Take the 2-minute tour ×
Stack Overflow is a question and answer site for professional and enthusiast programmers. It's 100% free, no registration required.

I want to search for files containing dos line endings with grep on Linux. Something like this:

grep -IUr --color '\r\n' .

The above seems to match for literal rn which is not what is desired.

The output of this will be piped through xargs into todos to convert crlf to lf like this

grep -IUrl --color '^M' . | xargs -ifile fromdos 'file'
share|improve this question
    
Have you tried dos2unix? It fixes line endings automatically. –  sblundy Sep 16 '08 at 15:54
add comment

7 Answers 7

up vote 41 down vote accepted

Use ctrl-V ctrl-M to enter a literal ctrl-M into your grep string. so:

grep -IUr --color "^M"  

will work - if the ^M there is a literal ctrl-M that you input as I suggested.

If you want the list of files, you want to add the -l option as well.

share|improve this answer
3  
As a quick hack that would work but I think human readbale solution would be: grep $'\r' /bash shell only/ or grep printf '\r' –  akostadinov Jun 4 '12 at 12:25
2  
@akostadinov +1, But backticks got interpreted out of your comment ;) The second option would, in other words, be grep $(printf '\r'). But for most practical uses involving bash, I would stick with $'\r'. –  jankes Nov 12 '12 at 15:53
    
Note: The option -U is only relevant for Windows (or cygwin), but it's critical there. On Windows, the command will not work without it. –  sleske Jul 29 '13 at 9:22
    
What is the point of option -I? By the manual, it seems to me that binary files are considered as non-matching. Shouldn't the combination of -I and -U (which enforce the binary type) result in all files being considered as non-matching? –  Janis Dec 10 '13 at 10:00
add comment

grep probably isn't the tool you want for this. It will print a line for every matching line in every file. Unless you want to, say, run todos 10 times on a 10 line file, grep isn't the best way to go about it. Using find to run file on every file in the tree then grepping through that for "CRLF" will get you one line of output for each file which has dos style line endings:

find . -not -type d -exec file "{}" ";" | grep CRLF

will get you something like:

./1/dos1.txt: ASCII text, with CRLF line terminators
./2/dos2.txt: ASCII text, with CRLF line terminators
./dos.txt: ASCII text, with CRLF line terminators
share|improve this answer
    
I'd already cracked this, but thanks anyway. grep -IUrl --color '^M' . | xargs -ifile fromdos 'file' –  Tim Abell Sep 16 '08 at 16:15
2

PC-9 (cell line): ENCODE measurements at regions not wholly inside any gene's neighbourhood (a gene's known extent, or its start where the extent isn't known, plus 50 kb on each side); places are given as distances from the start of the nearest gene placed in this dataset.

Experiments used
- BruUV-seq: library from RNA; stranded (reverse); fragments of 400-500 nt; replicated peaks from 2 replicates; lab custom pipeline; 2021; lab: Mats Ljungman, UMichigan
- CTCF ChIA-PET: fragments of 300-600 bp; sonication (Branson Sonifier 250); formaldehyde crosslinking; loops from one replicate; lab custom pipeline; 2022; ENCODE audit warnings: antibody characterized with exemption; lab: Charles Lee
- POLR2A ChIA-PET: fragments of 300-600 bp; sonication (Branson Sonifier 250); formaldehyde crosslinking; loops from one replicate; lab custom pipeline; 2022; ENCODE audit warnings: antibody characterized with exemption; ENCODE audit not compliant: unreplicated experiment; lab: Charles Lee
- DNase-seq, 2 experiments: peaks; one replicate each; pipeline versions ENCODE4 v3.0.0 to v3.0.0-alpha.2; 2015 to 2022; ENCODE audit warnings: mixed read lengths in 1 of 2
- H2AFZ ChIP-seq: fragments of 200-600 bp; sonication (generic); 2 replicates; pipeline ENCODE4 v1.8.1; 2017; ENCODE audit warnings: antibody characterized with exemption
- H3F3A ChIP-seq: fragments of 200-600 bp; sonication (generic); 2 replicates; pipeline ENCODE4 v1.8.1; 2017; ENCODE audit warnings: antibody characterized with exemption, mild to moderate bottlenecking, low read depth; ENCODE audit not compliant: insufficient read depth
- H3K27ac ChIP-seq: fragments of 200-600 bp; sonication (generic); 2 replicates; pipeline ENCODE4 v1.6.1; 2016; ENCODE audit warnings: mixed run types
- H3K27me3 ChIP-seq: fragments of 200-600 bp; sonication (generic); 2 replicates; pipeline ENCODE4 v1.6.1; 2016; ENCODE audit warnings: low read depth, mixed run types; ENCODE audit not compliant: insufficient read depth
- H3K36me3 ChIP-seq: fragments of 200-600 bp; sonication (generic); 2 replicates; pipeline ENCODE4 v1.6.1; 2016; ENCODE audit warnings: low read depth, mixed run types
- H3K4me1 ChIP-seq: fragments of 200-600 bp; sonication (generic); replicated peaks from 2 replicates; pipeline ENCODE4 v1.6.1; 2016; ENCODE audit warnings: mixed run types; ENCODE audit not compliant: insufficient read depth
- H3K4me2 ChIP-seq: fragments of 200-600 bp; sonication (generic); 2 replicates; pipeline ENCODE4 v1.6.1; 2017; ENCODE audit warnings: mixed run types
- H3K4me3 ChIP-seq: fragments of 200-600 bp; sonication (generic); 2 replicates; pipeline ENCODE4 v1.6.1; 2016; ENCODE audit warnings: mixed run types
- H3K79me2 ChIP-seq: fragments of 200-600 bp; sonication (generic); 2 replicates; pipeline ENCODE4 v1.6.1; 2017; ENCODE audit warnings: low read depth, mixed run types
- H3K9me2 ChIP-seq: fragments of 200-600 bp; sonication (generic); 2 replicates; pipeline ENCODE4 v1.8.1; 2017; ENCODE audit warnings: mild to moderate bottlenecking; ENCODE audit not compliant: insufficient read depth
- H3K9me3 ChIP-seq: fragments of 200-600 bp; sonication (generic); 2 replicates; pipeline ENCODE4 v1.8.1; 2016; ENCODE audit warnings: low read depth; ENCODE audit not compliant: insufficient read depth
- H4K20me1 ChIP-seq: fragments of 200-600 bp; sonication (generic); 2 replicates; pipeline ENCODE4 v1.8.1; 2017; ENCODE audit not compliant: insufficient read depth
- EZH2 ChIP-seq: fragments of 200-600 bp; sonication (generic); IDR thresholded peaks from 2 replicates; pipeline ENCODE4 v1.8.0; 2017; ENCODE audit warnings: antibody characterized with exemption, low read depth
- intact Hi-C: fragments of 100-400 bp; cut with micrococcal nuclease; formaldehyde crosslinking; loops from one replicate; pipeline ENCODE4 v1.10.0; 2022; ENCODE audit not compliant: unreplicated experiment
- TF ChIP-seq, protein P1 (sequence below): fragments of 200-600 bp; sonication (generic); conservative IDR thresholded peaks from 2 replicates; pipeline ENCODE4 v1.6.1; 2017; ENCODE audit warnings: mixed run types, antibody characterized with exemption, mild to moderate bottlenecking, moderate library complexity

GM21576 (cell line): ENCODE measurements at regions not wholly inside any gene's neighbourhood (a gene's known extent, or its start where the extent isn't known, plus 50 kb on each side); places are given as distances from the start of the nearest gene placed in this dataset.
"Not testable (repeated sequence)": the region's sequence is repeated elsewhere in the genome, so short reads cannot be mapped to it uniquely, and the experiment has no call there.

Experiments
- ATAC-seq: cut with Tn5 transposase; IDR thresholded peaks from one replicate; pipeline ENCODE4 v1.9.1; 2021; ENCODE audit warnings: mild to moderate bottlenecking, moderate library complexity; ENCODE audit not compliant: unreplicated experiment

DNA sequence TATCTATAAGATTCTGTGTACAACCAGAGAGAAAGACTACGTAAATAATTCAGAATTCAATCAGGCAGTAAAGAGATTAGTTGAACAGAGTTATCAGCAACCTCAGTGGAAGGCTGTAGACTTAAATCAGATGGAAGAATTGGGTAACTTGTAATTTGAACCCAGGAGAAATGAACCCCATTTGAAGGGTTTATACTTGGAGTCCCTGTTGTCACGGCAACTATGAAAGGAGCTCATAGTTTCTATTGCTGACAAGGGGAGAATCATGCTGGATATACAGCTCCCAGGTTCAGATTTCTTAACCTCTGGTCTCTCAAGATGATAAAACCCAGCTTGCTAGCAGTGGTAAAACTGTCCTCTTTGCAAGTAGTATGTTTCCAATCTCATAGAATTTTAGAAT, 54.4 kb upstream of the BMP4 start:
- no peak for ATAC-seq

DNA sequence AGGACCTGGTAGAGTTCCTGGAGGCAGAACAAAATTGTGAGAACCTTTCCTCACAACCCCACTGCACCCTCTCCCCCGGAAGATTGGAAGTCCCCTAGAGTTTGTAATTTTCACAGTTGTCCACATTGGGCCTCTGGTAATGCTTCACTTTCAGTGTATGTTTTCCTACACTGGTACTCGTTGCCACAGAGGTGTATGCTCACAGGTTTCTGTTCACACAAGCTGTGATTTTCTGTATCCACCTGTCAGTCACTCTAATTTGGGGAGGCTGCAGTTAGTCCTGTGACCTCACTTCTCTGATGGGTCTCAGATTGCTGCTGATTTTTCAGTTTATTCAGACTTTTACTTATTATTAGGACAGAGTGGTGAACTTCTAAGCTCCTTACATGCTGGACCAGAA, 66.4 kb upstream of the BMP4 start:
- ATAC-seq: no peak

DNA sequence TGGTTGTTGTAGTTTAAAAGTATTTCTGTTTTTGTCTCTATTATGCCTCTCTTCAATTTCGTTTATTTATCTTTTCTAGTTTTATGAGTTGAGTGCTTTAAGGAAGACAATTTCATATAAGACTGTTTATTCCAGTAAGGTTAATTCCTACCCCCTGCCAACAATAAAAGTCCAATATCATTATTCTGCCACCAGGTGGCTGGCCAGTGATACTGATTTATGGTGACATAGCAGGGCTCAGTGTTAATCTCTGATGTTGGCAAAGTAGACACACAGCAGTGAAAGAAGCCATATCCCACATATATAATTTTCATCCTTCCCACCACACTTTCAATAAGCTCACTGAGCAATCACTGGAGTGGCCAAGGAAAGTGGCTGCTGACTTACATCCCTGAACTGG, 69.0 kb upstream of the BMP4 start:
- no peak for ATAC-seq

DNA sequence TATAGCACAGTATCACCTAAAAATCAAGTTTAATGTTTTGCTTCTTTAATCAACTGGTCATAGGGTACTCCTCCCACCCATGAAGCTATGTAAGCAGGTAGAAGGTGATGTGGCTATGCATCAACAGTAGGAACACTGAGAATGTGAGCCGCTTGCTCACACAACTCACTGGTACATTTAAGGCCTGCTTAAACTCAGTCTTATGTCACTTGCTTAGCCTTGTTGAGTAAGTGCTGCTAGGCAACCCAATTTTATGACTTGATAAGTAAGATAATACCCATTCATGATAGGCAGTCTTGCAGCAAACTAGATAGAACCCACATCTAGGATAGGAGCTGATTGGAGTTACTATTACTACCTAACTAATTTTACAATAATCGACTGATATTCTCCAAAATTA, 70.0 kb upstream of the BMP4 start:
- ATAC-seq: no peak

The -l option to grep tells it to just list files (once) instead of listing the matches in each file. –  pjz Sep 19 '08 at 12:40
    
Not a good solution, to depend on that (undocumented, oriented to human consumption) behaviour of file program. This is very fragile. For (just one) example: it doesn't work with XML files, file reports XML document text regardless of newlines type. –  leonbloy Nov 28 '13 at 17:59
    
Refering to my previous comment, to make it somewhat more robust one can add an option file -M /dev/null to tell file not to look into magic bytes. –  leonbloy Nov 29 '13 at 17:05
add comment

If your version of grep supports -P (--perl-regexp) option, then

grep -lUP '\r$'

could be used.

share|improve this answer
add comment

This works for me

grep -IUrl $'\r' .
share|improve this answer
    
What is the role of $ here? It works, but how? –  Sean Gugler Feb 15 at 2:52
2  
2  
Thanks! For clarity of those who come after, bash manual says "Words of the form $'string' are treated specially. The word expands to string, with backslash-escaped characters replaced as specified by the ANSI C standard." (see also this list of supported codes) –  Sean Gugler Feb 15 at 3:02
add comment
# list files containing dos line endings (CRLF)

cr="$(printf "\r")"    # alternative to ctrl-V ctrl-M

grep -Ilsr "${cr}$" . 

grep -Ilsr $'\r$' .   # yet another & even shorter alternative
share|improve this answer
add comment

If, like me, your minimalist unix doesn't include niceties like the file command, and backslashes in your grep expressions just don't cooperate, try this:

$ for file in `find . -type f` ; do
> dump $file | cut -c9-50 | egrep -m1 -q ' 0d| 0d'
> if [ $? -eq 0 ] ; then echo $file ; fi
> done

Modifications you may want to make to the above include:

  • tweak the find command to locate only the files you want to scan
  • change the dump command to od or whatever file dump utility you have
  • confirm that the cut command includes both a leading and trailing space as well as just the hexadecimal character output from the dump utility
  • limit the dump output to the first 1000 characters or so for efficiency

For example, something like this may work for you using od instead of dump:

 od -t x2 -N 1000 $file | cut -c8- | egrep -m1 -q ' 0d| 0d|0d$'
share|improve this answer
add comment

The query was search... I have a similar issue... somebody submitted mixed line endings into the version control, so now we have a bunch of files with 0x0d 0x0d 0x0a line endings. Note that

grep -P '\x0d\x0a'

finds all lines, whereas

grep -P '\x0d\x0d\x0a'

and

grep -P '\x0d\x0d'

finds no lines so there may be something "else" going on inside grep when it comes to line ending patterns... unfortunately for me!

share|improve this answer
add comment

Your Answer

 
discard

By posting your answer, you agree to the privacy policy and terms of service.

Not the answer you're looking for? Browse other questions tagged or ask your own question.